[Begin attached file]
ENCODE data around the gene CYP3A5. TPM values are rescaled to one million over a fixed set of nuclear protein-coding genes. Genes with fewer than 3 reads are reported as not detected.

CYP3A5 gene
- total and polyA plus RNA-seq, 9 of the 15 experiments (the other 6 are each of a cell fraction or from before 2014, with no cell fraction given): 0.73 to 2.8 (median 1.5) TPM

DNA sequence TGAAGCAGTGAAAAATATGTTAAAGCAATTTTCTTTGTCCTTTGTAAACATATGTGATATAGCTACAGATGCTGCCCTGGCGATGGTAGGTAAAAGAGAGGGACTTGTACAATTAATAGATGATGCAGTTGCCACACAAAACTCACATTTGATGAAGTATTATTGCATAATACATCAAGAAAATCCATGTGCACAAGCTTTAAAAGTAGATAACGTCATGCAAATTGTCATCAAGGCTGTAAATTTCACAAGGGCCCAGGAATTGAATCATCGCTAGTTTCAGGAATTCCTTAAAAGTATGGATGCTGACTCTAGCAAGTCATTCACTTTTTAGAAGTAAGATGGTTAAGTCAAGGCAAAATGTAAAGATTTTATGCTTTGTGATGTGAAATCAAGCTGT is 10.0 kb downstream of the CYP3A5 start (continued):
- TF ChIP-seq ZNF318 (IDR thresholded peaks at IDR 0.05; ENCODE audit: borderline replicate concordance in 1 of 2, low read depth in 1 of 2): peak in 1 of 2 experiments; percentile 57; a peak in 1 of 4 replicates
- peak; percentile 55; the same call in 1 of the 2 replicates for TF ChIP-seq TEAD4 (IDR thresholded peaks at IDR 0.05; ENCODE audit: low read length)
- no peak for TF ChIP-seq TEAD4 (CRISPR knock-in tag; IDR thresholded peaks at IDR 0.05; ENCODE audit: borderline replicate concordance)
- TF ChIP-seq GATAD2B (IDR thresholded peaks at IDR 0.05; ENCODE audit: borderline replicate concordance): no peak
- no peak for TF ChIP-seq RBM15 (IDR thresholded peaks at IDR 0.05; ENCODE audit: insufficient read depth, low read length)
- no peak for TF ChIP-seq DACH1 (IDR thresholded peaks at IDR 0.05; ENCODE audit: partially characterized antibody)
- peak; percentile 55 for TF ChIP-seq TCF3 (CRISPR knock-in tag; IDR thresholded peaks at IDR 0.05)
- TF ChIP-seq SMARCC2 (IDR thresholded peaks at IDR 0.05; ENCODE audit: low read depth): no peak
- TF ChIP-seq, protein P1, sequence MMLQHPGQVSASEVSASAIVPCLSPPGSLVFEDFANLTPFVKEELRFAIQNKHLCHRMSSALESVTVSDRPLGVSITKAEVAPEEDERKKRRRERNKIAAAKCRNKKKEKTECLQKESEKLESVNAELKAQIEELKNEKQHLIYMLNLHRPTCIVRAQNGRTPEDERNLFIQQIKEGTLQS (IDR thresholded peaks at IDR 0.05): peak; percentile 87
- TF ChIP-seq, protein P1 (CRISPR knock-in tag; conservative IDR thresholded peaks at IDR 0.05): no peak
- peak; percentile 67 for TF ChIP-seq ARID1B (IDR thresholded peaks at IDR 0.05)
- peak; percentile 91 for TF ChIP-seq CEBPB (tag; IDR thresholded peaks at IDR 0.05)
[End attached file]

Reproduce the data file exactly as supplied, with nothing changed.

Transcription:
ENCODE data around the gene CYP3A5. TPM values are rescaled to one million over a fixed set of nuclear protein-coding genes. Genes with fewer than 3 reads are reported as not detected.

CYP3A5 gene
- total and polyA plus RNA-seq, 9 of the 15 experiments (the other 6 are each of a cell fraction or from before 2014, with no cell fraction given): 0.73 to 2.8 (median 1.5) TPM

DNA sequence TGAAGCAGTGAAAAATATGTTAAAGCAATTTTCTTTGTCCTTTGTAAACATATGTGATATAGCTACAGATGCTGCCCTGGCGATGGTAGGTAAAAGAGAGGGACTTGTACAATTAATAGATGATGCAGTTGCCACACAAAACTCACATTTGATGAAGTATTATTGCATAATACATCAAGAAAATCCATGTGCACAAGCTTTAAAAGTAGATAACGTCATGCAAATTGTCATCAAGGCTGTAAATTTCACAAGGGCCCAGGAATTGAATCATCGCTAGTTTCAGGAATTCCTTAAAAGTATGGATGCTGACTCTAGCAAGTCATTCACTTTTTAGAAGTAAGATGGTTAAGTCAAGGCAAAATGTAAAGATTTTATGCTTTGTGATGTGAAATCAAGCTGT is 10.0 kb downstream of the CYP3A5 start (continued):
- TF ChIP-seq ZNF318 (IDR thresholded peaks at IDR 0.05; ENCODE audit: borderline replicate concordance in 1 of 2, low read depth in 1 of 2): peak in 1 of 2 experiments; percentile 57; a peak in 1 of 4 replicates
- peak; percentile 55; the same call in 1 of the 2 replicates for TF ChIP-seq TEAD4 (IDR thresholded peaks at IDR 0.05; ENCODE audit: low read length)
- no peak for TF ChIP-seq TEAD4 (CRISPR knock-in tag; IDR thresholded peaks at IDR 0.05; ENCODE audit: borderline replicate concordance)
- TF ChIP-seq GATAD2B (IDR thresholded peaks at IDR 0.05; ENCODE audit: borderline replicate concordance): no peak
- no peak for TF ChIP-seq RBM15 (IDR thresholded peaks at IDR 0.05; ENCODE audit: insufficient read depth, low read length)
- no peak for TF ChIP-seq DACH1 (IDR thresholded peaks at IDR 0.05; ENCODE audit: partially characterized antibody)
- peak; percentile 55 for TF ChIP-seq TCF3 (CRISPR knock-in tag; IDR thresholded peaks at IDR 0.05)
- TF ChIP-seq SMARCC2 (IDR thresholded peaks at IDR 0.05; ENCODE audit: low read depth): no peak
- TF ChIP-seq, protein P1, sequence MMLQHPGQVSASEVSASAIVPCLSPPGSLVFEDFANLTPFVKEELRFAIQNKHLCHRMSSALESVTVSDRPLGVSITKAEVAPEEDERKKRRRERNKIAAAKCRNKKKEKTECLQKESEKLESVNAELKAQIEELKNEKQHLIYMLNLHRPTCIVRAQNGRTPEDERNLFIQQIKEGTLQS (IDR thresholded peaks at IDR 0.05): peak; percentile 87
- TF ChIP-seq, protein P1 (CRISPR knock-in tag; conservative IDR thresholded peaks at IDR 0.05): no peak
- peak; percentile 67 for TF ChIP-seq ARID1B (IDR thresholded peaks at IDR 0.05)
- peak; percentile 91 for TF ChIP-seq CEBPB (tag; IDR thresholded peaks at IDR 0.05)